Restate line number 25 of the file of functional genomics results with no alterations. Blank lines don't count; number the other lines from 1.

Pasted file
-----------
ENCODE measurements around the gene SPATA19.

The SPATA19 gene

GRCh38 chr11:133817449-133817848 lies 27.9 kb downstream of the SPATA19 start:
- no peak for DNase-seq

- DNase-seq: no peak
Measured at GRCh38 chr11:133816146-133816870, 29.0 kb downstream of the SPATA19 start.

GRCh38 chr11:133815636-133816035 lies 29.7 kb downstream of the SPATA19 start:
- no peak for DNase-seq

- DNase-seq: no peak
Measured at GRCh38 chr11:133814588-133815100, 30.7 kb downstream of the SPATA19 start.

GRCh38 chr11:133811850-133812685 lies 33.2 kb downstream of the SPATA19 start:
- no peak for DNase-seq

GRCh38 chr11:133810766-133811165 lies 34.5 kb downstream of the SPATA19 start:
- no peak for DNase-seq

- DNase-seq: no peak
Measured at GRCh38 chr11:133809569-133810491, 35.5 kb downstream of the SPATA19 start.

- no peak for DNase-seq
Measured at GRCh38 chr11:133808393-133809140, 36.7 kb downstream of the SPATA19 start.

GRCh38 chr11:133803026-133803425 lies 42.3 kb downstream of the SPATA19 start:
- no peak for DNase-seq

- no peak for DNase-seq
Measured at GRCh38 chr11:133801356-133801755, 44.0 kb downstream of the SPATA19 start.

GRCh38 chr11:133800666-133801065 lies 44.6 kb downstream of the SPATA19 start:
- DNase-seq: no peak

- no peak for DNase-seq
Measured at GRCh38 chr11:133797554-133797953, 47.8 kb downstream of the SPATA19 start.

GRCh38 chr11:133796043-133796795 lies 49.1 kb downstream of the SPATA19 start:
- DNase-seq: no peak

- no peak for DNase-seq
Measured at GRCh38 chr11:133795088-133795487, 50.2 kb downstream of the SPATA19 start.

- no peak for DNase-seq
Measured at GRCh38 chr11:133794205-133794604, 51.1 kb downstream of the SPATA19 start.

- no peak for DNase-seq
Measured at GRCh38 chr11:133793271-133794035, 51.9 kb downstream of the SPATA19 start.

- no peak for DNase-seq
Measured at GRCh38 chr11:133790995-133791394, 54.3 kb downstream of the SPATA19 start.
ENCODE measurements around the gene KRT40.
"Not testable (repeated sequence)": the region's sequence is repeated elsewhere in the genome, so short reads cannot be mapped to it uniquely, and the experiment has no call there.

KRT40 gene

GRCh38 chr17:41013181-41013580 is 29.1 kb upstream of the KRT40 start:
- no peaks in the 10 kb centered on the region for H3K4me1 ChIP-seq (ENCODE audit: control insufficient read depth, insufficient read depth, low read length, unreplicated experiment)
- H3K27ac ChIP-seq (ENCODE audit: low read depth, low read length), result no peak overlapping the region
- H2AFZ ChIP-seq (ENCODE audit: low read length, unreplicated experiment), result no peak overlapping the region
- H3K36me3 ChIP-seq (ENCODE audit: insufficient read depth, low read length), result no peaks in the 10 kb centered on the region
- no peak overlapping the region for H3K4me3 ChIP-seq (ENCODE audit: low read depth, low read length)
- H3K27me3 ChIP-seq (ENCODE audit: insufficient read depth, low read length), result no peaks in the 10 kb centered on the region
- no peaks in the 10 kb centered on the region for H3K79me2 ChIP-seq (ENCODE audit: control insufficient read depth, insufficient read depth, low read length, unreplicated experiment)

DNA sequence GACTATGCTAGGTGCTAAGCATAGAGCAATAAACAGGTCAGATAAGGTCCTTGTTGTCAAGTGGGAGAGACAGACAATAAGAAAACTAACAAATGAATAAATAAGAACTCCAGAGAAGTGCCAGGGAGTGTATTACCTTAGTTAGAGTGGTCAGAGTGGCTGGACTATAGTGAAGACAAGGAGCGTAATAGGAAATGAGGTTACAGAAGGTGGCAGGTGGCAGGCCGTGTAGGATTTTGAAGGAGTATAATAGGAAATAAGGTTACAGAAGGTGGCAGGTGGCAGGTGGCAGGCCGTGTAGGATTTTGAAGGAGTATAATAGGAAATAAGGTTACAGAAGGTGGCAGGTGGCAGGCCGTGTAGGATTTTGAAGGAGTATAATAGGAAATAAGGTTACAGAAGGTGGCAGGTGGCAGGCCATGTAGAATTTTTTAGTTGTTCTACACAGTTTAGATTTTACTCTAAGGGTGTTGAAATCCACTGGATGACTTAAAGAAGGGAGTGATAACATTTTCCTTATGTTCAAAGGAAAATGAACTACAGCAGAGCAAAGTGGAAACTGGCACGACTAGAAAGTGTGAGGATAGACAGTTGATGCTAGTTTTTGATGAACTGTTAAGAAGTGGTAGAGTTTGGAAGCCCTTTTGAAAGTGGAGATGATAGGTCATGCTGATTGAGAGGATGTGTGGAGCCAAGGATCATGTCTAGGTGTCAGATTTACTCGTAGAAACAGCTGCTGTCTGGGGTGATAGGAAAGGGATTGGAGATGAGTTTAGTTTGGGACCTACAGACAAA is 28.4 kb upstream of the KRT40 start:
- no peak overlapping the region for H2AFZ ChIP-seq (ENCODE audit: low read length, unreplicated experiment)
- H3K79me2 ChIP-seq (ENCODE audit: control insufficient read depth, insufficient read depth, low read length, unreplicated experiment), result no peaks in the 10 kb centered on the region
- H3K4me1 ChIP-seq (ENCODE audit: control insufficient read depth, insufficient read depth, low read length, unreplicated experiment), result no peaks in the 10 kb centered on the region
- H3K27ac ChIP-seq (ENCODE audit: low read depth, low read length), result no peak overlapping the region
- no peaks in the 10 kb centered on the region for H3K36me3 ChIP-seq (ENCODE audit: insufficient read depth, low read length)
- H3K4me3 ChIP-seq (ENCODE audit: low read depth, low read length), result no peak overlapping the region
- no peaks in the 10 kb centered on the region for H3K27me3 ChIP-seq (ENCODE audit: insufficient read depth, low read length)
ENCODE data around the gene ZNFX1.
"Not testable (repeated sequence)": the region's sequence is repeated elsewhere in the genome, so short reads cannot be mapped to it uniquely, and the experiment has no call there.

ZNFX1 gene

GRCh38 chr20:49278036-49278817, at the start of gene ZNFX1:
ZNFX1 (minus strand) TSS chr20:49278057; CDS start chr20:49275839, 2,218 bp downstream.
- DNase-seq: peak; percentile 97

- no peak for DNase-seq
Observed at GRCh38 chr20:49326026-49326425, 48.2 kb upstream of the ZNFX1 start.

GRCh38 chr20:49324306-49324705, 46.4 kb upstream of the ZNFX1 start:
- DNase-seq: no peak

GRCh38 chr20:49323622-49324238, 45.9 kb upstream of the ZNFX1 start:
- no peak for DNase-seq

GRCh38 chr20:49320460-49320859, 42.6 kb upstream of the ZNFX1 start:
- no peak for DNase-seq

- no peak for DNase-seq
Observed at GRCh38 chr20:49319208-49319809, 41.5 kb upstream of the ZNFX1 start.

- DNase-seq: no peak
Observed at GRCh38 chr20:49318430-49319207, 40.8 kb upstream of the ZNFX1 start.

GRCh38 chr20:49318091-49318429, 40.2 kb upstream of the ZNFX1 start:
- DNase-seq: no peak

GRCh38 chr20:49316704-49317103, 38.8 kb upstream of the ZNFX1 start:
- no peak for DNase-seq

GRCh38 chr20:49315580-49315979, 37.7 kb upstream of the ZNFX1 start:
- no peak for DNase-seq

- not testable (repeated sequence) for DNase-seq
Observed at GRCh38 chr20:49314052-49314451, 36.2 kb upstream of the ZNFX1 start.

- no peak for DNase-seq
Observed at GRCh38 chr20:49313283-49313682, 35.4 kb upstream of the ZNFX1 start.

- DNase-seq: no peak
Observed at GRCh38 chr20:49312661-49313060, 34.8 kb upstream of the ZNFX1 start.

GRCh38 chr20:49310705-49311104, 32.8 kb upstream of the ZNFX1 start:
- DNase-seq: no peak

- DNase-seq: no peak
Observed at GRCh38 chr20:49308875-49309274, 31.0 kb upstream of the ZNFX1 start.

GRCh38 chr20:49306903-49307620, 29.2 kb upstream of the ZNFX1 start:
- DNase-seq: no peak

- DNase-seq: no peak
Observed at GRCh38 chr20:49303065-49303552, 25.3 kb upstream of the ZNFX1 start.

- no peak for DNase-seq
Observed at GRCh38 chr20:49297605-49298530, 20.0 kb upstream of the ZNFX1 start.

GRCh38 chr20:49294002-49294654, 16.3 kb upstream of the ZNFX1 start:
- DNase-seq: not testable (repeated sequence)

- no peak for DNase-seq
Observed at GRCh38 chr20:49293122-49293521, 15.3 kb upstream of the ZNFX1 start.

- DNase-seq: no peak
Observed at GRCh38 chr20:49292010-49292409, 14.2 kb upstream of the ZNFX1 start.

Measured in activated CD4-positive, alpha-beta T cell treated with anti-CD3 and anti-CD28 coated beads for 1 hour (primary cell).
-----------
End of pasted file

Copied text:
- no peak for DNase-seq